The nest burrow is located on the River Trent in mid Staffordshire, in an area of the river where erosion has created a vertical face of exposed sand. You may notice that there are 3 holes in the bank. This picture was taken in 2012 and the active nest is the one on the right (pretty much in the centre of the picture) with the guano stains below it. The middle hole is what remains of the burrow that was dug out by mink the previous year and on the left is another disused burrow.
Although nest burrows are occasionally re-used, Kingfisher’s will usually excavate a new burrow for each brood, digging two or even three burrows in a season, presumably because a used burrow is a bit unhygienic (the nest chamber is filled with tiny fish bones regurgitated by the young, and the tunnel floor is coated with guano) . Unsurprisingly, the first thing the adult birds do when exiting the nest while feeding the chicks is to dive into the water for a bath.
The sites that Kingfisher’s choose to nest in can be quite precarious, and often change each year as a result of erosion. Because our nest site is in a field being used by cattle, a fence has been placed around the area of bank being used by the Kingfishers, this is to prevent cattle from stoving in the bank while jostling to reach the water. I’ve seen an entire bank collapsed in this way, demolishing a Kingfisher nest, and I assume this sort of thing must happen a lot, so it’s a relief to know that this site is protected.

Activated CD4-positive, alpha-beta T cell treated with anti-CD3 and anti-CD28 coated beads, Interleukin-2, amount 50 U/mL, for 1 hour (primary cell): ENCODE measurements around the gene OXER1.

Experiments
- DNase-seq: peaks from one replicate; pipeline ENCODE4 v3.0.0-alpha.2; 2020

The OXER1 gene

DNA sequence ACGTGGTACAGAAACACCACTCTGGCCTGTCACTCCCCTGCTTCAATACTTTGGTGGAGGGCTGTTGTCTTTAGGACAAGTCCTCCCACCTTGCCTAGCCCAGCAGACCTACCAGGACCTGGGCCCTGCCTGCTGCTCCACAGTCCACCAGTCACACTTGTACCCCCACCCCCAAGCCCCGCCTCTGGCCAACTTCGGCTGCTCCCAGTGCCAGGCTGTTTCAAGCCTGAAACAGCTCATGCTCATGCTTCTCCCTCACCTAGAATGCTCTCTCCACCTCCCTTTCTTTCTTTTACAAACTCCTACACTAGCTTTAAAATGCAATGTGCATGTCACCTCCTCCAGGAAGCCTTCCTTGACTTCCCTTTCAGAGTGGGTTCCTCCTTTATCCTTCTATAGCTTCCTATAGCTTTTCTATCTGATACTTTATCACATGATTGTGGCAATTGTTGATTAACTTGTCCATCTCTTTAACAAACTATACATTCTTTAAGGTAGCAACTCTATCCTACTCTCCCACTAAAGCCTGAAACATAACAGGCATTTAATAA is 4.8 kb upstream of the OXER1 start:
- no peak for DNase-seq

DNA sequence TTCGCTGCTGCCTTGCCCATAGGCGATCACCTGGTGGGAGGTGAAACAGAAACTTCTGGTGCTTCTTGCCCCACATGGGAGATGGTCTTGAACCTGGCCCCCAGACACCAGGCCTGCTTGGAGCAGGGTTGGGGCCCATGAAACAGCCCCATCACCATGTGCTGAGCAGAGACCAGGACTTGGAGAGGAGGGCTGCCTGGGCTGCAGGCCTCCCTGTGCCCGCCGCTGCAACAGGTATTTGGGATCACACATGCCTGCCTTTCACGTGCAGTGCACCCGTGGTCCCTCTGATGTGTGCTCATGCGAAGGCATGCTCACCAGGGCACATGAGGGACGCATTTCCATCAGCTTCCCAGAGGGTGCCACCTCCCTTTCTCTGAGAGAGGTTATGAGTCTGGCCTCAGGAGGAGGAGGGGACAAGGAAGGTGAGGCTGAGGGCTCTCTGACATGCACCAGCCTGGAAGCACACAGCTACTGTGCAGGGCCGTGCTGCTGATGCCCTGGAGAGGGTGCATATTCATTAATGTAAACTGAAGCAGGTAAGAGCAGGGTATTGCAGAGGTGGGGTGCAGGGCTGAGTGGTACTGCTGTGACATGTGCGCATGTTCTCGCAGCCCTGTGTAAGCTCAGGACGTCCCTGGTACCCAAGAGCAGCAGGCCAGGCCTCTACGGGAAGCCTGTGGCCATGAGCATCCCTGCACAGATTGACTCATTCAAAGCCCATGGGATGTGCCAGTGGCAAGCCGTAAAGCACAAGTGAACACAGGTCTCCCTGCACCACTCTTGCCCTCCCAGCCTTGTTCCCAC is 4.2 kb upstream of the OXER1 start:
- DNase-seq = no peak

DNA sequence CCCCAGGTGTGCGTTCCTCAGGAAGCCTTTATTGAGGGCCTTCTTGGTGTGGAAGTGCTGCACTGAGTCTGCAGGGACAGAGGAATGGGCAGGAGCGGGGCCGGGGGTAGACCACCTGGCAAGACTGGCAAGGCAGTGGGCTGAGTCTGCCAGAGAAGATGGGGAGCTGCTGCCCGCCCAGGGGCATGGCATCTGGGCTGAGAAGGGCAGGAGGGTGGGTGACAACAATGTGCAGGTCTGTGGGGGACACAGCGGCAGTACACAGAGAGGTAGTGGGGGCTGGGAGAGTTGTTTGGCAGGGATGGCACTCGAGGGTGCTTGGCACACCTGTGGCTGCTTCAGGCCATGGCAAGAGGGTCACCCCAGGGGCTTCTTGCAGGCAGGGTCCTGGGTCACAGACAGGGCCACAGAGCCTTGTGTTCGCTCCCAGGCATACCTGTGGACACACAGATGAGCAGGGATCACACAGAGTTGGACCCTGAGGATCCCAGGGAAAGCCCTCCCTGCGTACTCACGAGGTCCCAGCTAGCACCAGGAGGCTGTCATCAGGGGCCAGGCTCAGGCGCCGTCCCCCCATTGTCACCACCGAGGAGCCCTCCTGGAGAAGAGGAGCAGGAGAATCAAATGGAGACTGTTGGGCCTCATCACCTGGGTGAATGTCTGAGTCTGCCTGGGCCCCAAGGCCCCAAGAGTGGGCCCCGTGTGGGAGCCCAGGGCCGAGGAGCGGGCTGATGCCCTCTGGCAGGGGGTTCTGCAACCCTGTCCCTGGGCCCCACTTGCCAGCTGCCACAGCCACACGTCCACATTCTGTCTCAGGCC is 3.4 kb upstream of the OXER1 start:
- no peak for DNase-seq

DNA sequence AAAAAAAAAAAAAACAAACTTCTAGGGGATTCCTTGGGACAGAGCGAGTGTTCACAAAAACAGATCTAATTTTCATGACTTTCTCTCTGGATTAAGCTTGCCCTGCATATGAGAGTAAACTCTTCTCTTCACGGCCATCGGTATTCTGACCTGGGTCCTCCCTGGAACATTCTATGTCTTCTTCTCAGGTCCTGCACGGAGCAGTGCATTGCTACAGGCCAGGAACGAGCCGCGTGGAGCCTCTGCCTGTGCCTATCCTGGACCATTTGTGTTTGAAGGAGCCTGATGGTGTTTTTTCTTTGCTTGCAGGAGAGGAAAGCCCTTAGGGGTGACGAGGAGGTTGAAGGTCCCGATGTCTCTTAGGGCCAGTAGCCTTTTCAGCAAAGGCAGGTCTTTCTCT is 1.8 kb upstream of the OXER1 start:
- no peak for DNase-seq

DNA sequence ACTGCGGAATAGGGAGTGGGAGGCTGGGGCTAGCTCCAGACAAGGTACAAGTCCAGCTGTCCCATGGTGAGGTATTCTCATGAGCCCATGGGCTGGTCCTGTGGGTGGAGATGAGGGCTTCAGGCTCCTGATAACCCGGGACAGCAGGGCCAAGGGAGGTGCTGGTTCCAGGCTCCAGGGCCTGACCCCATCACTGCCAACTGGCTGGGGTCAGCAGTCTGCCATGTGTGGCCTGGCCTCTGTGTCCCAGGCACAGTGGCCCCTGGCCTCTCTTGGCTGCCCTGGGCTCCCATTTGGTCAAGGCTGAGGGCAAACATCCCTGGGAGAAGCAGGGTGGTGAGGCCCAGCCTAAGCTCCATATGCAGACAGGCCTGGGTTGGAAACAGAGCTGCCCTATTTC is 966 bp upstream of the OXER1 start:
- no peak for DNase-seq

As well as being under threat from cattle, bank erosion is also prevalent when the river is in flood and you can see the tide marks below the nest burrow where the level has risen and fallen. In the event of a serious flood the level can get a lot higher, and during the severe flooding in 2012 the entire bank was submerged, washing away a clutch of eggs. Even when flooding is not so severe, rising water levels can still be a threat, as they can undermine the bank and cause collapses.
Hopefully this bank will hold together for the next breeding season!
When working with the kingfishers the primary goal is to ensure that disturbance is kept to an absolute minimum, all of the filming and photography on this site is done from carefully positioned hides. Kingfishers are notoriously shy birds and actively avoid human contact, it doesn’t take much more than our presence, if detected, to send a kingfisher half a mile down stream, and this can obviously have serious consequences when eggs are being incubated or chicks are being reared, especially if nest sites are repeatedly disturbed. It is partly for this reason that kingfishers are a schedule 1 protected species in the UK, whose nest sites are protected from disturbance by law. If you should come across a kingfisher nest, please do not linger in the area.